Chronicle of a Death Foretold
- Gabriel Garcia Marquez
In Chronicle of a Death Foretold a possibly innocent man is killed for the sake of “honor” while almost every person in the town knows, yet does nothing. Each work serves to demonstrate the relationship between guilt, understanding, and confession. A man returns to the town where a baffling murder took place 27 years earlier, determined to get to the bottom of the story. Just hours after marrying the beautiful Angela Vicario, everyone agrees, Bayardo San Roman returned his bride in disgrace to her parents. Her distraught family forced her to name her first lover; and her twin brothers announced their intention to murder Santiago Nasar for dishonoring their sister.
Yet if everyone knew the murder was going to happen, why did no one intervene to stop it? The more that is learned, the less is understood, and as the story races to its inexplicable conclusion, an entire society—not just a pair of murderers—is put on trial.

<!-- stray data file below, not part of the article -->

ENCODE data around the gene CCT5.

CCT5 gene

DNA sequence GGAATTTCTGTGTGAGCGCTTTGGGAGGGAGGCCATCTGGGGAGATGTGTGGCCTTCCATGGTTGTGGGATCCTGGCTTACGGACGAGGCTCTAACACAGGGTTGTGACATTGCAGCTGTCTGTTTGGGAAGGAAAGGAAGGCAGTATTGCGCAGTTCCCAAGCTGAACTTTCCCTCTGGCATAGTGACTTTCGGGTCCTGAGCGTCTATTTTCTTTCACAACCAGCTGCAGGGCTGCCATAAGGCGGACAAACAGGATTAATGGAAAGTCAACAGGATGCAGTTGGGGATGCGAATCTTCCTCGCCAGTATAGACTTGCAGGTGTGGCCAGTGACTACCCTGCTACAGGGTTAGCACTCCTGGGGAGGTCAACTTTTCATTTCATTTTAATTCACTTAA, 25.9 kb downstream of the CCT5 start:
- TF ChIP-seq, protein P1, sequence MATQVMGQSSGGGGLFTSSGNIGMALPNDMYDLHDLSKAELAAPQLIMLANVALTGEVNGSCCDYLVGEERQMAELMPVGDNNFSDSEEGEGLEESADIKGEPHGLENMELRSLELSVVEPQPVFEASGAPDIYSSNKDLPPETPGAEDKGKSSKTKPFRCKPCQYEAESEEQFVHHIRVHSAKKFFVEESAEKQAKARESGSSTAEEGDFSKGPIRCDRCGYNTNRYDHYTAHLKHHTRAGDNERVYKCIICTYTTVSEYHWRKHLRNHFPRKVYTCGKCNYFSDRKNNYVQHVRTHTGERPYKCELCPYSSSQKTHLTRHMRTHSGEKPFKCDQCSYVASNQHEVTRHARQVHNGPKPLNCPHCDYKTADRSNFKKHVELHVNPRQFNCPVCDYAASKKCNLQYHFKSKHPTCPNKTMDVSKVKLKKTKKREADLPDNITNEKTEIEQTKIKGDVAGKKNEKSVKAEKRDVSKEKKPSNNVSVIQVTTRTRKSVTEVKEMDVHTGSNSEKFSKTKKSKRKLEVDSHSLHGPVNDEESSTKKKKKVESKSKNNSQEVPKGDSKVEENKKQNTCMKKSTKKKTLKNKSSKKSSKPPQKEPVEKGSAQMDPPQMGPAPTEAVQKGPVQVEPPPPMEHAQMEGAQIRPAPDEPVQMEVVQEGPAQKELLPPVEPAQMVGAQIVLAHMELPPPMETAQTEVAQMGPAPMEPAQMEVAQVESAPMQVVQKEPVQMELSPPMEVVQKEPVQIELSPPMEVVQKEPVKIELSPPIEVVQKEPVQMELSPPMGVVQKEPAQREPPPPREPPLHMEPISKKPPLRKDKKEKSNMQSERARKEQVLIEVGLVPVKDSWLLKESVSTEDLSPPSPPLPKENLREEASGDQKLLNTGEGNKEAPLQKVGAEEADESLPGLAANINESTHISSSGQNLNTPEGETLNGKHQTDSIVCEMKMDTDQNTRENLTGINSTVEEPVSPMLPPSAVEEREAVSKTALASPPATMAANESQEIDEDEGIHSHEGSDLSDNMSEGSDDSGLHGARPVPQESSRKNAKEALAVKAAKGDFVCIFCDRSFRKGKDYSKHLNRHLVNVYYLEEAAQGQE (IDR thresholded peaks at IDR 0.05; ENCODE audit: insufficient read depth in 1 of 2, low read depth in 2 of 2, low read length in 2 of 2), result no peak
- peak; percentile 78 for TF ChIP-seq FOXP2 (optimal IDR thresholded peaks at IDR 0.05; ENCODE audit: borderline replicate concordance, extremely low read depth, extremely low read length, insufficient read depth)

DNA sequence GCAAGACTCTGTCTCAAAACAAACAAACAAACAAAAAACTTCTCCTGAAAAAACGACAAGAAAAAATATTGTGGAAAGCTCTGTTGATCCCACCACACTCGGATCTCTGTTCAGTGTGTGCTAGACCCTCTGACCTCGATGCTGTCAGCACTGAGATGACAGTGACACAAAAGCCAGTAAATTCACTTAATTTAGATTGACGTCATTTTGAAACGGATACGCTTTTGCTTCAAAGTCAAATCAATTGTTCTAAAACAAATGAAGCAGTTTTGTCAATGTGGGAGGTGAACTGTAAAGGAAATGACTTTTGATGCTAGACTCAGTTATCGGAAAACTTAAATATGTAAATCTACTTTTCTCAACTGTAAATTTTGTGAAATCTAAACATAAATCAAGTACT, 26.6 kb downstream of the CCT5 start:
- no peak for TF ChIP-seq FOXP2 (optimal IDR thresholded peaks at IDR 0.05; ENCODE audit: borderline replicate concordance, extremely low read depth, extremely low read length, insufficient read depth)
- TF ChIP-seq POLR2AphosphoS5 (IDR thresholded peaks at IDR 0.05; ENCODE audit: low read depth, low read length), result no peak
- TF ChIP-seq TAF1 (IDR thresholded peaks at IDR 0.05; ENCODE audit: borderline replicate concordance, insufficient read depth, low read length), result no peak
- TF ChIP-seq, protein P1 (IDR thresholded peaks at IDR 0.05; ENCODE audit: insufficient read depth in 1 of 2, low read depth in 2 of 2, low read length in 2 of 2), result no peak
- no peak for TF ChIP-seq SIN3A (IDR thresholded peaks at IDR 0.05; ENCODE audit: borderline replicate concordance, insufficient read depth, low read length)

“There had never been a death more foretold,” the narrator asserts, repeating the truth that haunts the entire town. Dismissing their superficial reactions—”most of the townspeople consoled themselves with the pretext that affairs of honor are sacred monopolies”—he finds the murder has in fact created “a single anxiety which had made of the town an open wound.” In retracing the actions of the victim and his assailants, the narrator finds innumerable moments in which the right word or the right action could have prevented the murder from occurring. No one in Chronicle of a Death Foretold is purely guilty; Marquez makes every character in the story a partial victim. Just as Marquez gives all of his characters a measure of innocence in Santiago's death, so too he gives them a measure of guilt for the murder.Garcia Marquez suggests that the members of the town-almost all of whom could have...
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